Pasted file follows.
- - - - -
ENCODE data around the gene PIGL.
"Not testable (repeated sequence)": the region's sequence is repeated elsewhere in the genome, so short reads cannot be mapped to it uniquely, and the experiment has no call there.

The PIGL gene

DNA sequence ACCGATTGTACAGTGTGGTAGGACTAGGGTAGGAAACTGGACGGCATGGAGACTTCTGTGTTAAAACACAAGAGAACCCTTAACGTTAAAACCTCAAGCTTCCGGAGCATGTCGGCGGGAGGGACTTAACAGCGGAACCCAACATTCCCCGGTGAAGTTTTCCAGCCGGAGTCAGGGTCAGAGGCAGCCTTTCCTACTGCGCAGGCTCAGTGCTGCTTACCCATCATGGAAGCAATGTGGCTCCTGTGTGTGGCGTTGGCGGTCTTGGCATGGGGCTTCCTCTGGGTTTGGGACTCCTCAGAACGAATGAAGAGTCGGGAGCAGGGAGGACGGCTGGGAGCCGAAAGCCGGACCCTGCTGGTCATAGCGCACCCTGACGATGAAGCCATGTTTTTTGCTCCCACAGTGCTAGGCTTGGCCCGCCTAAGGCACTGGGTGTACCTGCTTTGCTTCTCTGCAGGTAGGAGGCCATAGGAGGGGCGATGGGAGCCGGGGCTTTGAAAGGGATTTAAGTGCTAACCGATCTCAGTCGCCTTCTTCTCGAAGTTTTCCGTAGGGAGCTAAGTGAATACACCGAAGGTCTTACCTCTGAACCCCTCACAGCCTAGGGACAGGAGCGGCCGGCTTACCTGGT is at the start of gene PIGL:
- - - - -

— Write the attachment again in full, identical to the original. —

ENCODE data around the gene PIGL.
"Not testable (repeated sequence)": the region's sequence is repeated elsewhere in the genome, so short reads cannot be mapped to it uniquely, and the experiment has no call there.

The PIGL gene

DNA sequence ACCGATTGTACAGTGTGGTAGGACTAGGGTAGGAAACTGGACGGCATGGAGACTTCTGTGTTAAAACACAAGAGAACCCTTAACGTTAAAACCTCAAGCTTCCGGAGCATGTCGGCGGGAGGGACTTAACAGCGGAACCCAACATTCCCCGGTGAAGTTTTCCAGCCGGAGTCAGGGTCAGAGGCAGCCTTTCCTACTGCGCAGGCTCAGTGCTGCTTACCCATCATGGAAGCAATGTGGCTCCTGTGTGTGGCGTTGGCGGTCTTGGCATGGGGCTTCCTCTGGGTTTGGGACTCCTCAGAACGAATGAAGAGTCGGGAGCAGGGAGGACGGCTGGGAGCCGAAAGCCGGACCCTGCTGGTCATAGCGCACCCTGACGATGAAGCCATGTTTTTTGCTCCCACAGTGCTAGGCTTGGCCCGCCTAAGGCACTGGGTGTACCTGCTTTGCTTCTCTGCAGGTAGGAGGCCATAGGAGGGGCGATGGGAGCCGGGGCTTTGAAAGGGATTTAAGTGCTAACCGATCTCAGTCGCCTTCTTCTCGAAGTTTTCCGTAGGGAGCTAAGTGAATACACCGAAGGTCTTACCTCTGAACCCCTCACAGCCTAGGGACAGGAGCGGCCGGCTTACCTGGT is at the start of gene PIGL: